This highlights the importance of senior leadership in establishing and maintaining a culture which is open, responsive and able to learn. Such a culture includes a climate in which communication is valued as a two process which values critical upward communication. This requires a culture of ‘voice’ in which concerns raised by patients, carers and staff are listened to and responded to appropriately. This was sadly lacking at Southern Health and action was not taken to address known risks to the safety of patients, including a lack of response to previous concerns highlighted by the CQC in January 2014, October 2014 and August 2015.

The Trust also failed to respond appropriately to staff concerns about their abilities to discharge certain roles and duties. This perhaps illustrates the failure of senior managers to create a culture of ‘psychological safety’ for staff in which to identify, respond and learn from these problems. Psychological safety has been shown to be a crucial element in organizational efforts to detect and prevent problems (Edmondson et al. 2016). A culture which provides psychological safety for staff embraces ‘challenge’ as a pivotal learning mechanism, and this is supported by the work of McSherry and Pearce (2016) who suggest that safe, quality care requires leaders who can challenge and be challenged.

It is important to learn from the failings of Southern Health. Increasingly NHS leaders need to be able to respond to growing complexity across integrated systems of care. They need the ability to support a system of communication which values the ‘voice’ of all stakeholders to create innovative solutions to 21st century challenges. This requires system leadership that works in partnership across organisations ‘to construct the services that are needed’ (HSJ, 2015:4). It also requires a commitment to create a shared vision of care which values the voice and presence of patients, carers and staff as key stakeholders.

References

McSherry, R.and Pearce, P. (2016) ‘What are the effective ways to translate clinical leadership into healthcare quality improvement?’ Journal of Healthcare Leadership; 2016 (8): 11-17

Keynote Speaker at BAM Marketing and Retail SIG Event on Sustainability and Ethical Consumption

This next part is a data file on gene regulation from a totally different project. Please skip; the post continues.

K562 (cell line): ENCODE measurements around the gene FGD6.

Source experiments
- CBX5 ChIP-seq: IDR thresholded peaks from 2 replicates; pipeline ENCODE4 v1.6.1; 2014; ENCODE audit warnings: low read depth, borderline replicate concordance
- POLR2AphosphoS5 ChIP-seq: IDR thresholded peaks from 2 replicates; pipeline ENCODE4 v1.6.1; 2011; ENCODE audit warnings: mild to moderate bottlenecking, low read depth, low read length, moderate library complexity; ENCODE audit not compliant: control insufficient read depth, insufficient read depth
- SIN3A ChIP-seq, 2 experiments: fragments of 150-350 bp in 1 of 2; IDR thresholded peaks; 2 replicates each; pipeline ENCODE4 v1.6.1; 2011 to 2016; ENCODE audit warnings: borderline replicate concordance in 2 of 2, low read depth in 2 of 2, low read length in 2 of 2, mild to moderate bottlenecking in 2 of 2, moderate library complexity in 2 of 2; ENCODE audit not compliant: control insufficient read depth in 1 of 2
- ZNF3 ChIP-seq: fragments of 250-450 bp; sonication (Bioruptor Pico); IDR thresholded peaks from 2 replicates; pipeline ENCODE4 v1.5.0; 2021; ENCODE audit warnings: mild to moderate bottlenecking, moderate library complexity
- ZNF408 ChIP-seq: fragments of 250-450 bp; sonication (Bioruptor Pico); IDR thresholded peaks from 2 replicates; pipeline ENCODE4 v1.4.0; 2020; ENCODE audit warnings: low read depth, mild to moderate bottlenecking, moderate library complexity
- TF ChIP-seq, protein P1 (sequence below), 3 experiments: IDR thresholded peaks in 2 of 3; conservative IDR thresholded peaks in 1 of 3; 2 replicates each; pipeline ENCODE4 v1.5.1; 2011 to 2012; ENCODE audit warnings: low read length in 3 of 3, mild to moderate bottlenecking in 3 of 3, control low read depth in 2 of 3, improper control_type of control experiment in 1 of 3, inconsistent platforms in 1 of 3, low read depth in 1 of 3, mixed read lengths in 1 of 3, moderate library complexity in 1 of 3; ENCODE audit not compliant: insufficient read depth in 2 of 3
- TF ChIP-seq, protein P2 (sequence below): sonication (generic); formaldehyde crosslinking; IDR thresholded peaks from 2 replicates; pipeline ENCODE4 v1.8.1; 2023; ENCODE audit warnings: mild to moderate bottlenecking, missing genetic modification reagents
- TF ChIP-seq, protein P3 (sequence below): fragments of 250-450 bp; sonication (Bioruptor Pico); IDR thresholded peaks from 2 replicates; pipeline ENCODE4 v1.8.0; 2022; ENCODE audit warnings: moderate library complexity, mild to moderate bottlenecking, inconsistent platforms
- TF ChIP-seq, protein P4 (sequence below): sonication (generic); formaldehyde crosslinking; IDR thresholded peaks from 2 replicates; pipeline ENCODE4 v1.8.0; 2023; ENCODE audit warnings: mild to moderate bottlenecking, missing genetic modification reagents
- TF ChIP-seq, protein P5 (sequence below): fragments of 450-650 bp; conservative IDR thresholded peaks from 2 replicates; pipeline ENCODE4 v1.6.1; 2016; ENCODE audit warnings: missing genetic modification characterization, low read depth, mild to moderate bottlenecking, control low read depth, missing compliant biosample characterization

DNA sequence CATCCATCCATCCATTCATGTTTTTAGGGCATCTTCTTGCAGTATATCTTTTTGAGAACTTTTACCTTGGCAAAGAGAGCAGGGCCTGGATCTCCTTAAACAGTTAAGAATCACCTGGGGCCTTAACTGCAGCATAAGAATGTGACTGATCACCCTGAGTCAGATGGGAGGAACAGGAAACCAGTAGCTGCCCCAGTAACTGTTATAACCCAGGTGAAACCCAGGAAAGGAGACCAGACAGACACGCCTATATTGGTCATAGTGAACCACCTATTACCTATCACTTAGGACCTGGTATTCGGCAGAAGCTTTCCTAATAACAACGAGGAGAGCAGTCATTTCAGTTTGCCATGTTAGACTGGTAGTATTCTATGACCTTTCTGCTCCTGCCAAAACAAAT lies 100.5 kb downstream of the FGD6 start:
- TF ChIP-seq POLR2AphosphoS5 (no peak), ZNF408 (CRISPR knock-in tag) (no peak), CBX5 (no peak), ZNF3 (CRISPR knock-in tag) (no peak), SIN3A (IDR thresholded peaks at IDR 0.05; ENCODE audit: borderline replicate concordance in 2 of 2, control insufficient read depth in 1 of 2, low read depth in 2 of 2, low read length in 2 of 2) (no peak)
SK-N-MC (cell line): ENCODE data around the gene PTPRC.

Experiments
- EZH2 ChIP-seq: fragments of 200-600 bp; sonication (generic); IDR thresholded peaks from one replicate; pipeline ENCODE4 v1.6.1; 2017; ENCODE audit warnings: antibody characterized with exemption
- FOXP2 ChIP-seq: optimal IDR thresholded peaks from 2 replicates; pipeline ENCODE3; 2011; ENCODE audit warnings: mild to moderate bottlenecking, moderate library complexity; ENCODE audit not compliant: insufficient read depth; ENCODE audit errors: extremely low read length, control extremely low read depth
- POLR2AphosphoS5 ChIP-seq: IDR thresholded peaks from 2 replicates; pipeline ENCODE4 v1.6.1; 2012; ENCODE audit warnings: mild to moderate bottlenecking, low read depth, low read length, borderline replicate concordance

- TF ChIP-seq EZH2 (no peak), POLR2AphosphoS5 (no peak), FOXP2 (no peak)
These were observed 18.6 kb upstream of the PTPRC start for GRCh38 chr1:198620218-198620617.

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Professor Juliet Memery was a keynote speaker last week at a British Academy of Management Event held at the Surrey Business School, University of Surrey. The event on Sustainability and Ethical Consumption was hosted by the BAM Marketing and Retail Special Interest Group and brought together academics and practitioners to discuss research in the area. The event aimed to make an assessment of sustainability and ethical consumption research by looking back at its original purpose, how it has developed, where it is now, and what it could or should develop into, so providing food for thought for future research in the area. The day was well attended with over 30 presentations being made and a lot of insightful discussions were held.

The event is tied to a special issue of ‘Management Decision’, a peer reviewed journal published by Emerald, on Sustainability and Ethical Consumption which will be edited by the co-organisers and keynote speakers. Details of the special issue will be advertised in the near future, and submissions are invited from researchers in the area.

ICERI2016 Announcement

We are glad to inform you that ICERI2016 (9th annual International Conference of Education, Research and Innovation) will be held on the 14th, 15th and 16th of November 2016, in Seville, Spain (http://iated.org/iceri)

It will be very interesting for professionals in the area of Education, Research, Innovation. After 9 years, ICERI has become an annual meeting point for lecturers, researchers, professors, educational scientists and technologists Every year, ICERI brings together over 700 delegates from 80 different countries.